The North American P-51D Mustang is a single-seat attacker/fighter aircraft. The Mustang was originally
designed by North American Aviation Corp as the Model N.A.73 at the request of the British Air Purchasing
Commission for the Royal Air Force (RAF). The prototype Model N.A.73X, NX19998, flew first in October 26th
1940, only 117 days after the project started. The early NA-73 Mustang fitted with an Allison V-1710 engine,
was an excellent low-altitude reconnaissance fighter, but had low performance above 15000ft. After re-engining
with the Rolls Royce Merlin, the P-51B was one of the best fighters of WWII. The most produced model of the
Mustang was the P-51D-NA that went in production in 1944. The P-51D-NA, was an attack/fighter plane equipped
with a 1695 hp Rolls-Royce (Packard) Merlin V-1650-7 engine. The armament consisted of six fixed 12.7 mm
machine-guns in the wings and some aircraft had rocket pylons added to
the undersides of the wings to carry up to ten rockets per plane. 6502
P-51D-NA planes were manufactured. Total production of all models was 15,576.
The Fighter Collection' North American TF-51D Mustang G-TFSI, painted in the USAAF 44-14561
/ CY-D 'Miss Velma' colours was one of the highlights at the Oostwold Airshow 2015. This warbird
is powered by a Pakard Motor Car Co Merlin V1650-7 (Hamilton Standard 24D50-87) engine.
The G-TFSI was in 1944 constructed at the North American Aviation Inc plant in Dallas, Texas, as the North American
P-51D-25NT Mustang 44-84847 and one of the last Mustangs built. The aircraft wasn't used in combat service in WWII.
In 1948, the designation of the North American P-51 (P for pursuit) was changed to F-51 (F for fighter), so the P-51D
44-84847 became a F-51D. From September 1951, the F-51D 44-84847 served as a reconnaissance aircraft with the 45th
Tactical Reconnaissance Squadron at Kimpo, South Korea, during the
Korean War. By late 1951 the 45th TRS were replacing their aging
Mustangs with RF-80 Shooting Star jets, and F-51D Mustang 44-84847 was
shipped back the US to serve with the U.S. Air National Guard until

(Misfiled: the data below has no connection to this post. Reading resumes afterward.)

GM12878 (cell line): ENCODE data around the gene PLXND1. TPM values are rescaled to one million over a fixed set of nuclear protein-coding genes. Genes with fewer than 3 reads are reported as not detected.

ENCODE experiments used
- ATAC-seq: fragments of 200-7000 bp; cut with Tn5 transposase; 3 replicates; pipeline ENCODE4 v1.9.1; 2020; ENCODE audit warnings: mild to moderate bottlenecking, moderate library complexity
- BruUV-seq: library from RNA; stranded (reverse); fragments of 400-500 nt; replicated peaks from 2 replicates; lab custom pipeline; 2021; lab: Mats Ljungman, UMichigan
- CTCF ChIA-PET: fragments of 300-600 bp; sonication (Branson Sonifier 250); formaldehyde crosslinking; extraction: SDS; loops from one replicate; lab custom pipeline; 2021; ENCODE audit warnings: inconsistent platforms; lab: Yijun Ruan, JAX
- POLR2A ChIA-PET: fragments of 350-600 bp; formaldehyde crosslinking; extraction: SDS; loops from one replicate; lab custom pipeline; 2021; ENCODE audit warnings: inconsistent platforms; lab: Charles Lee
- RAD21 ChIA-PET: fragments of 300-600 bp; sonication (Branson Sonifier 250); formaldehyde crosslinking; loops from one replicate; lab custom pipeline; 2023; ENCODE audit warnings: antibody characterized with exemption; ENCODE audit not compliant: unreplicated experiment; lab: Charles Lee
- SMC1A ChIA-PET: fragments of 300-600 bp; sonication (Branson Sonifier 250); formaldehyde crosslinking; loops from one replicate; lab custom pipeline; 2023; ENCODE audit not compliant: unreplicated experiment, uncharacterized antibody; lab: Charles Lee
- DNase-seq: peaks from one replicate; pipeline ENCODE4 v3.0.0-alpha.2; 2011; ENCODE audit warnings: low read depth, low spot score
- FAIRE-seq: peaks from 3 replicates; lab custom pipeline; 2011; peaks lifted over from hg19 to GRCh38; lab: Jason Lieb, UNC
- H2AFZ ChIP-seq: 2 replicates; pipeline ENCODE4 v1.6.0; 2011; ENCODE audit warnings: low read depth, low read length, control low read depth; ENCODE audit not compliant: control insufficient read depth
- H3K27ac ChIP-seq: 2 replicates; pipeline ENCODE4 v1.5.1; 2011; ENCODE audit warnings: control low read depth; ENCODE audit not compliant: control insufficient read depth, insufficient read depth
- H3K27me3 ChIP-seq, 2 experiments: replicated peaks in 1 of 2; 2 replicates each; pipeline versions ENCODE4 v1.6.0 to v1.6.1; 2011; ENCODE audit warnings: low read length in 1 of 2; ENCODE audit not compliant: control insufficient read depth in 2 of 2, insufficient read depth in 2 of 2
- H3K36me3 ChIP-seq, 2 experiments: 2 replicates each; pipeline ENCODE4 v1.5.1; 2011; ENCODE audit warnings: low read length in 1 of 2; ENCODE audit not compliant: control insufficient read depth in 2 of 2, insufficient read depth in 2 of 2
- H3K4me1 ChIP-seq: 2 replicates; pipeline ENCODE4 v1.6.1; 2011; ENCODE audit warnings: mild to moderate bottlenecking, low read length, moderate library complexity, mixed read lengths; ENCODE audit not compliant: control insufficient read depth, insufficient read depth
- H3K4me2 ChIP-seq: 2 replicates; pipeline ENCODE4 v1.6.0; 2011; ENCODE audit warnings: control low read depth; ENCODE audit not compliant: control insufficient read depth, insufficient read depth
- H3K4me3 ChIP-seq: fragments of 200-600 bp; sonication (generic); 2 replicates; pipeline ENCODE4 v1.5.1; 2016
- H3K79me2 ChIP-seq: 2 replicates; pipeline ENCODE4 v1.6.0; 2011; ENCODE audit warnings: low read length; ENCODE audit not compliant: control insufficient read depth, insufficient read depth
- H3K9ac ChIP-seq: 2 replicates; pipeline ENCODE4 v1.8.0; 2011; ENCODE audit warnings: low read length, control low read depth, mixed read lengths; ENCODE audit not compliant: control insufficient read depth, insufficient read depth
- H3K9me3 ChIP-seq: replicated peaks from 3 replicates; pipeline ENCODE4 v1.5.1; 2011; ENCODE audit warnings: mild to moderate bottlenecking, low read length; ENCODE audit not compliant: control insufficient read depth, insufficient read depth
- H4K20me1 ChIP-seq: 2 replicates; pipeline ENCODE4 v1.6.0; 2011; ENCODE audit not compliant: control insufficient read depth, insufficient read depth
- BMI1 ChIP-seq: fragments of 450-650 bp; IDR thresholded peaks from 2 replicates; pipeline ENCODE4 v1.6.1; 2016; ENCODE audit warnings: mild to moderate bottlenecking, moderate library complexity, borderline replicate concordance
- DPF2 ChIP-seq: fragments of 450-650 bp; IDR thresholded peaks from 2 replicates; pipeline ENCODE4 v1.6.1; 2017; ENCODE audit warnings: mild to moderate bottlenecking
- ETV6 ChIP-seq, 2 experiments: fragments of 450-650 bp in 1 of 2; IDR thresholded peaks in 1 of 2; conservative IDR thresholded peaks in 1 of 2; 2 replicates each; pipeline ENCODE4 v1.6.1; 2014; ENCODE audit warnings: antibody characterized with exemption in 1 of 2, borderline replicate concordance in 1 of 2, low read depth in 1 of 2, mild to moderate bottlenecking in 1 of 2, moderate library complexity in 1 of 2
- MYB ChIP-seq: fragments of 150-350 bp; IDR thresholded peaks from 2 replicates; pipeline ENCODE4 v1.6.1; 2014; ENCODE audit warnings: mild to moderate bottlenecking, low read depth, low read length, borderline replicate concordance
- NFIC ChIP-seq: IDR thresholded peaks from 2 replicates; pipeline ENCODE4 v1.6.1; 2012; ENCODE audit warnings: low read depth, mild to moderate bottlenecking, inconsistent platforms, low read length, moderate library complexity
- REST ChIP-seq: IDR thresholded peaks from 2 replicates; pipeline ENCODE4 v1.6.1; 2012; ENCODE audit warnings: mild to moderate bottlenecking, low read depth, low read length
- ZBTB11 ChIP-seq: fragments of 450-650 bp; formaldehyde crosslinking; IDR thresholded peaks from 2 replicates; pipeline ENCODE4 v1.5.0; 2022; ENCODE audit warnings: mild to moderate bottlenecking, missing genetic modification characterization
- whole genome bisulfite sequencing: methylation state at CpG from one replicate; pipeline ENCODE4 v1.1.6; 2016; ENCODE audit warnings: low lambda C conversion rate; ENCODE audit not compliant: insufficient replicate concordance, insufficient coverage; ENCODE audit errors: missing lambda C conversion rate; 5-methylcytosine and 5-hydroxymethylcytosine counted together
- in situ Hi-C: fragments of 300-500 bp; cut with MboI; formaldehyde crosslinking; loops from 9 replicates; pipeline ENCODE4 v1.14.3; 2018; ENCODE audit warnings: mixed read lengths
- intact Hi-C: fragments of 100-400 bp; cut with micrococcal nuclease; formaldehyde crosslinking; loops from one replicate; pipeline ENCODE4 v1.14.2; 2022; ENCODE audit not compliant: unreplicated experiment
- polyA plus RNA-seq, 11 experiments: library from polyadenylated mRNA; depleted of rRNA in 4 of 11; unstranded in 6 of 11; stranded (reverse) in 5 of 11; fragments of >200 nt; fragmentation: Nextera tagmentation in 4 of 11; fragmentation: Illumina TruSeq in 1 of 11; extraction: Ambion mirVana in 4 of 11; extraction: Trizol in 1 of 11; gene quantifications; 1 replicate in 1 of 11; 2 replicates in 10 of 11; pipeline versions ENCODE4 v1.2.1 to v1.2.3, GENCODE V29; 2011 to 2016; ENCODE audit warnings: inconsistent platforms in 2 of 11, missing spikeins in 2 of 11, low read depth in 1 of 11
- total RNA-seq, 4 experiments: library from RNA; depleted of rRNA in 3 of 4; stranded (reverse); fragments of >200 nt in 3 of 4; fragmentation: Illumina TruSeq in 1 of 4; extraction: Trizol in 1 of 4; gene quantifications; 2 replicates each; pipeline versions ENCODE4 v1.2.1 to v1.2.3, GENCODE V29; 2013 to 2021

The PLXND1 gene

around 1956. It is not know what happened with the aircraft after it was
withdrawn from service with the Air National Guard (ANG). On 15 January
1999 the airframe appeared in North Dakota as a restoration project as
it was registered that day N251RJ with Bob Odegaard, Kindred, North
Dakota, a famous flyer and well known as restorer. On 1 March 2000, the
N251RJ was registered with James Maloney, Fargo, North Dakota. In 2004,
the N251RJ was restored with the Odegaard Family and registered with
Donna Odegaard, Kindred, North Dakota. In 2005, the airframe was sold to
Stephen Grey's "The Fighter Collection" at Duxford, UK. The F-51D
airframe was moved to Fighter Rebuilders at Chino, California, for a
full restoration with the decision made to modify her to a two-seat
TF-51D configuration with full flying controls in both the front- and
backseat. On 12 April 2005, the aircraft was registered with Steve
Hinton, Chino, California. The restoration project culminated in a first
flight on 22 May 2007 with Steve Hinton at the controls. Following this
the Mustang was painted in the 55th Fighter Group scheme of Capt Frank
Birtciel’s North American P-51D Mustang 44-14561/ CY-D "Miss Velma".
Following the successful completion of her flight testing, "Miss Velma"
was fitted with external drop tanks and flew across the Atlantic to the
UK, where she arrived at Duxford on 4 July 2007. On 13 June 2014,
registration N251RJ was cancelled as exported to the UK. On 17 June
2014, the TF-51D was registered G-TFSI in the UK with Patina Ltd,
Jersey, and as before operated by The Fighter Collection at Duxford. On 9 July 2017, during
the Flying Legends air show at the Imperial War Museum, Duxford, P-51D Mustang 44-14561/ CY-D "Miss Velma"
was part of a formation of ‘Warbirds’ approaching the end of their display sequence over Duxford Aerodrome.
The engine stopped without warning during the latter stages of this air display and after it restarted and
stopped several times, the pilot concluded he would be unable to return to the airfield.
The aircraft sustained damage after the forced landing in a cornfield, but the pilot was uninjured.
The damaged aircraft was rebuild and painted as 414251 WZ-I ‘Contrary Mary’ in the 1945 colour scheme of the USAAF,
84th Fighter Squadron, 78th Fighter Group that operated in that year out of the USAAF Station 357 (Duxford, UK). On 13 July 2018,
the aircraft was seen active again during the Flying Legends air show 2018 at the Imperial War Museum, Duxford.
However the aircraft is converted into a two-seat TF-51D, the G-TFSI is
registered by the CAA as a North American P-51D Mustang.